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Bill Schroeder, 83, Dies; Began Helms Museum

December 24, 1987|PETE THOMAS | Times Staff Writer

Willrich R. (Bill) Schroeder, founder and managing director of the sports museum and library originally known as the Helms Athletic Foundation, died Wednesday morning after a lengthy illness. He was 83.

Schroeder was known primarily for building an extensive collection of sports memorabilia--which includes such artifacts as boxing gloves worn by Jack Dempsey, a baseball bat used by Ty Cobb and a uniform worn by Babe Ruth--but he will also be remembered by many for his love of sports and their participants.

"He was a great friend of athletics and athletes," said Bud Dyer, an assistant to Schroeder since 1950 and now an adviser for the Amateur Athletic Foundation of Los Angeles.

"If anybody had a problem, he would be there."

Schroeder's museum, which will be housed at 2141 West Adams Blvd. in Los Angeles upon completion next fall, began as a boyhood obsession.

By the time he was a young man, Schroeder had acquired an extensive collection of sports mementoes and eventually was able to talk Paul F. Helms of the Helms Bakery firm into sponsoring the sports museum, which opened in 1939.

In 1969, Helms died and Schroeder realized he would need new sponsors, a problem he dealt with on several occasions.

In 1970, Citizens Savings came forward and he moved the collection to its office building near Los Angeles International Airport. But that sponsorship ended in 1981. "I hope we can stay in California, and Los Angeles if possible," Schroeder said at the time.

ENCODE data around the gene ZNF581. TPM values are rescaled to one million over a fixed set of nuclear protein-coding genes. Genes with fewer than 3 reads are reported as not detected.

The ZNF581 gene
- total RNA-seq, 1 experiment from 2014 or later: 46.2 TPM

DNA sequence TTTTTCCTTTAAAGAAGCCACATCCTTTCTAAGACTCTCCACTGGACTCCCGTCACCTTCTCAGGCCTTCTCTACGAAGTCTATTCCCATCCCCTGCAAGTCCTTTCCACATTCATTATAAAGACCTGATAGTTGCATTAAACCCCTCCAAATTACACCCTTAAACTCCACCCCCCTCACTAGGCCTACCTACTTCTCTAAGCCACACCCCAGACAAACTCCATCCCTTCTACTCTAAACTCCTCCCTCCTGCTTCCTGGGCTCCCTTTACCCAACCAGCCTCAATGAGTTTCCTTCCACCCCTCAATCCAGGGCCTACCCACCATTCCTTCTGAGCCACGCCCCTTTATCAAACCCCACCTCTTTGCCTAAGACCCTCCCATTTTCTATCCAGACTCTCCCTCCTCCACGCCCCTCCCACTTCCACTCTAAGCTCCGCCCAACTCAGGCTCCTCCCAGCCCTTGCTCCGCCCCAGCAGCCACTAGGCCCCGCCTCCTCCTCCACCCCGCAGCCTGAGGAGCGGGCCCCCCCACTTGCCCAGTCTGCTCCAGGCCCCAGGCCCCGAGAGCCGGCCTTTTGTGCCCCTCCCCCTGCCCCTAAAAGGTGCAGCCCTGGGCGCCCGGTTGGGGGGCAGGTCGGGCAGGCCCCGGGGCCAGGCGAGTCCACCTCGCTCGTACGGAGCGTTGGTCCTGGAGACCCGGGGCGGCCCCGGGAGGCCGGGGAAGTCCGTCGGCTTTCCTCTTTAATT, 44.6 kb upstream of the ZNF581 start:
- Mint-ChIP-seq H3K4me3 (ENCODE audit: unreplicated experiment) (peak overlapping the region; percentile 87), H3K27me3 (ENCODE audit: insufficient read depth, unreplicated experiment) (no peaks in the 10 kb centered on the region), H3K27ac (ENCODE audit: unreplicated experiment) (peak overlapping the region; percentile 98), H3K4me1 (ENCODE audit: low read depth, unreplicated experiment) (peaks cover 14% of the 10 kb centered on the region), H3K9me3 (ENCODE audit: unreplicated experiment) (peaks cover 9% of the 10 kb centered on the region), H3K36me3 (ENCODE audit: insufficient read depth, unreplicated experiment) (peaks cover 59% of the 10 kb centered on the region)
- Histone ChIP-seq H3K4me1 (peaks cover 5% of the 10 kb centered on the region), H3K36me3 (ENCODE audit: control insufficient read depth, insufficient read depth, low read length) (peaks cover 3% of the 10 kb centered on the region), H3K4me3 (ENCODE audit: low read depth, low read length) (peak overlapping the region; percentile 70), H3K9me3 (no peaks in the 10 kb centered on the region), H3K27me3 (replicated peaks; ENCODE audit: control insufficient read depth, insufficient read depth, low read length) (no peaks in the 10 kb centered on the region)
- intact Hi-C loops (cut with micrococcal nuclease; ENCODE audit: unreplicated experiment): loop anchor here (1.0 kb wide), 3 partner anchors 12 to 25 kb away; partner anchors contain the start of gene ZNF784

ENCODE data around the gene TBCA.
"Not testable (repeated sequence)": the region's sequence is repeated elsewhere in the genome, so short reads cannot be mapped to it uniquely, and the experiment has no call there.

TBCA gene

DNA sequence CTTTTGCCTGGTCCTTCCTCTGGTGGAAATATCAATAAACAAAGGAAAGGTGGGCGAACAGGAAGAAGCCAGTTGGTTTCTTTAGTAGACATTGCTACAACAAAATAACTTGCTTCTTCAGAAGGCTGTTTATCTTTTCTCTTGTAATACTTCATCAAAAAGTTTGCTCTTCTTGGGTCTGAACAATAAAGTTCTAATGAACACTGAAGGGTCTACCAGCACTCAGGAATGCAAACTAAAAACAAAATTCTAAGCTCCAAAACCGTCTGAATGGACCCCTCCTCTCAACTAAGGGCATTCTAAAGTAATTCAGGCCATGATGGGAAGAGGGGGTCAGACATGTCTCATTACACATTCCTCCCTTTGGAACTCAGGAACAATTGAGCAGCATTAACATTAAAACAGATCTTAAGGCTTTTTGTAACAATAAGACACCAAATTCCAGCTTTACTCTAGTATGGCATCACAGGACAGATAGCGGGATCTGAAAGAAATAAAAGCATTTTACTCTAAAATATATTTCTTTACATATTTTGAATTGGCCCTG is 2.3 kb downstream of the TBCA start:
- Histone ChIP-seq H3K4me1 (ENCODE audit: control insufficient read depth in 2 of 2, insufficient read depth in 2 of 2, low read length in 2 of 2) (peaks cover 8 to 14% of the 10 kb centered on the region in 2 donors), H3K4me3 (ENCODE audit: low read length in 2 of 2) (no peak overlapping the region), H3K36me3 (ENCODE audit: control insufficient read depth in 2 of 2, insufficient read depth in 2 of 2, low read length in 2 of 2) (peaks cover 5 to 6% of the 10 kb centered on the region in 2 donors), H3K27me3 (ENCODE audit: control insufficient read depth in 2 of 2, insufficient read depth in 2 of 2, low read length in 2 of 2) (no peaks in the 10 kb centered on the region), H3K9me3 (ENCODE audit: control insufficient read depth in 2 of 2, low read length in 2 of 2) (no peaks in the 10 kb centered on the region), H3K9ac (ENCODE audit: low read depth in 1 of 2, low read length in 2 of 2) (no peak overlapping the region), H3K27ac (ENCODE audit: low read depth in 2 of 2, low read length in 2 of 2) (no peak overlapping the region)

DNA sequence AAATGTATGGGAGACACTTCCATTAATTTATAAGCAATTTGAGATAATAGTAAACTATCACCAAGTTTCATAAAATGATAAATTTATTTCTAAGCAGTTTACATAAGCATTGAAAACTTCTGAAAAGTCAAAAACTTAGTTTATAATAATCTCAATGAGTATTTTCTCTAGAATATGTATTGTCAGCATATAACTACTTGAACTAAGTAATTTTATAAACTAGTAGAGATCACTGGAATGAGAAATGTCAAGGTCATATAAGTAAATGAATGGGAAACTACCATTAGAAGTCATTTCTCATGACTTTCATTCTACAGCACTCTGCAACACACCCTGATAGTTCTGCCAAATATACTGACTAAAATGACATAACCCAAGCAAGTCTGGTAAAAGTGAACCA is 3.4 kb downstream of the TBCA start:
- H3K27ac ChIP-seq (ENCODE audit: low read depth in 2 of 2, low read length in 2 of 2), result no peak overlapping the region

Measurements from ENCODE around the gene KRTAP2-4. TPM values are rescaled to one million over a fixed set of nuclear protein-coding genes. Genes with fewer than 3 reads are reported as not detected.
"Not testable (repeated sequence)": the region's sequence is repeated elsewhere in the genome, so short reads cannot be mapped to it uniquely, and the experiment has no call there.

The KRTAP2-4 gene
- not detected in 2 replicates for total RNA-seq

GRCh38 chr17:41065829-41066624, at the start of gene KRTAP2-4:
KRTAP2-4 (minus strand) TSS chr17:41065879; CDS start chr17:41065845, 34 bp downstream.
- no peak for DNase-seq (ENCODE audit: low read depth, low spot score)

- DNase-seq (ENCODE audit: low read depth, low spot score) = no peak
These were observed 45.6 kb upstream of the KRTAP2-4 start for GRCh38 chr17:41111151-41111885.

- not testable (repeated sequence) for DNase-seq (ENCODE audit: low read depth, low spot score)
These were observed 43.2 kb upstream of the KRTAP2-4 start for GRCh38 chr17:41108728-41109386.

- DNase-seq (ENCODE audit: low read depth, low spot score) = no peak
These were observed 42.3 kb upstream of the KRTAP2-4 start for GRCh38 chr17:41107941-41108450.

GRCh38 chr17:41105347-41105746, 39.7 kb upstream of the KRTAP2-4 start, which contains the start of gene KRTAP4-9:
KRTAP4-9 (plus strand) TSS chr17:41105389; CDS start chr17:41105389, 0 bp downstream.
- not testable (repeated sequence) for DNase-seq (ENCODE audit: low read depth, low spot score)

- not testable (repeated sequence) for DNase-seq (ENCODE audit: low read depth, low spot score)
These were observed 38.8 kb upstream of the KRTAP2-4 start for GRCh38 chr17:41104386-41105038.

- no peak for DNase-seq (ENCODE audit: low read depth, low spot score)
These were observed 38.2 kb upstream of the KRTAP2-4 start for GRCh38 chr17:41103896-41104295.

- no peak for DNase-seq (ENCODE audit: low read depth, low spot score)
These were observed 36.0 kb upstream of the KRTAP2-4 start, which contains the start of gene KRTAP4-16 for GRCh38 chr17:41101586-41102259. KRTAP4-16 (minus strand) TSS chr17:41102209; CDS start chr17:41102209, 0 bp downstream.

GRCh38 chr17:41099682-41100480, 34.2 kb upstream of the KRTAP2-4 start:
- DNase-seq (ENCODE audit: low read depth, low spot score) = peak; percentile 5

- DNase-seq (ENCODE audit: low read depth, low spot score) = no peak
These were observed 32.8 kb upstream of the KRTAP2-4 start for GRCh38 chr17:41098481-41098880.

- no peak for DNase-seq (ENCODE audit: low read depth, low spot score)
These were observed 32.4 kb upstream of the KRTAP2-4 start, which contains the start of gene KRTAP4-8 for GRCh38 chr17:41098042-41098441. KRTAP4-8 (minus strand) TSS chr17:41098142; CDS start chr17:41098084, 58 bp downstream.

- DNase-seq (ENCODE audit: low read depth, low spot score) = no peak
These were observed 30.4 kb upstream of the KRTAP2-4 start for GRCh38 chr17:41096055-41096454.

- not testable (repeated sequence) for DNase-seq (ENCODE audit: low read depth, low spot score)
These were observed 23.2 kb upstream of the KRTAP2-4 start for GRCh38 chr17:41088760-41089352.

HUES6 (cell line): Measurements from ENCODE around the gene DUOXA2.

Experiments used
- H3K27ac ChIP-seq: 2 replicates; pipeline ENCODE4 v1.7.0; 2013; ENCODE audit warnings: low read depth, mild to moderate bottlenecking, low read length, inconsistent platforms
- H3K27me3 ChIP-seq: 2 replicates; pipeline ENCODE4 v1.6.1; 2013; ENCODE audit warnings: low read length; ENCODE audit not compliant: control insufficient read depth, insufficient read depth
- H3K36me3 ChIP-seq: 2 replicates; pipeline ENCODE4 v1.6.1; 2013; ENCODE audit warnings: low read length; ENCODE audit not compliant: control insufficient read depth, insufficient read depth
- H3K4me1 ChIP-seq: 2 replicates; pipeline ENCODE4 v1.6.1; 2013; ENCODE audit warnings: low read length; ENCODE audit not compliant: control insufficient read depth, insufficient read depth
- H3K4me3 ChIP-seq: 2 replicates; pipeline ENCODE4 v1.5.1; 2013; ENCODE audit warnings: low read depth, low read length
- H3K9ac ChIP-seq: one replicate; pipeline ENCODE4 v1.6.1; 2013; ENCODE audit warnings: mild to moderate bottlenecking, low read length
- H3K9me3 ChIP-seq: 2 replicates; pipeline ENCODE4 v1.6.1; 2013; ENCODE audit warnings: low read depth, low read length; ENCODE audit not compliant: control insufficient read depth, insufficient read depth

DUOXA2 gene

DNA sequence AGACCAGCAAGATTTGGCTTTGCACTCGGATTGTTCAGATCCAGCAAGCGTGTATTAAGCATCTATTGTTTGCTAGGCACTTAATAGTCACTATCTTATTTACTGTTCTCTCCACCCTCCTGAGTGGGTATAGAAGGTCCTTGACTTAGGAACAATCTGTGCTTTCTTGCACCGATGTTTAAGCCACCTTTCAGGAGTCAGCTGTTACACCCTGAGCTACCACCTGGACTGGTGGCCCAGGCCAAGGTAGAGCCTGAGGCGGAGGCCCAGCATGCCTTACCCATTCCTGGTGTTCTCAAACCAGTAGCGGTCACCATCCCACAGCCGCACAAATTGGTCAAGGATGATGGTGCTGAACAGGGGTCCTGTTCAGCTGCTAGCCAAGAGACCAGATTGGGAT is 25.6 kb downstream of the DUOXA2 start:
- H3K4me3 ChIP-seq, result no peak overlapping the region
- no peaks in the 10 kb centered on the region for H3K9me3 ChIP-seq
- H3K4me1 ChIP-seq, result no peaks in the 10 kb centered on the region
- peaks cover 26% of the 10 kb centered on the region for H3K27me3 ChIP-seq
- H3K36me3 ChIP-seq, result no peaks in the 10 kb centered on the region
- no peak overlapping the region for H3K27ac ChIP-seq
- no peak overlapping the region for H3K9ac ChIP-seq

That became a reality when Peter Ueberroth, then president of the Los Angeles Olympic Organizing Committee, and his wife, Ginny, came to Schroeder's aid. They became the personal benefactors of the foundation until a new sponsor could be found. Ueberroth called the museum "the best there is."

Most notable among the museum's contents is the Olympic section, containing perhaps the most extensive collection in the world, with displays depicting the Olympics from ancient Greece to Johnny Weissmuller in the 1920s to Bruce Jenner in 1976.

Ueberroth was able to interest First Interstate Bank, which became the sponsor in 1982. Shortly thereafter, the entire operation was given to the Amateur Athletic Foundation of Los Angeles.

"Nobody living or dead has presented more recognition to athletes over half a century," Dyer said.

Schroeder has been involved in presentation of thousands of awards from the high school to professional ranks, going all the way back to '39.

Schroeder is survived by a daughter, Jan Iverson of Whittier. Funeral arrangements are pending.

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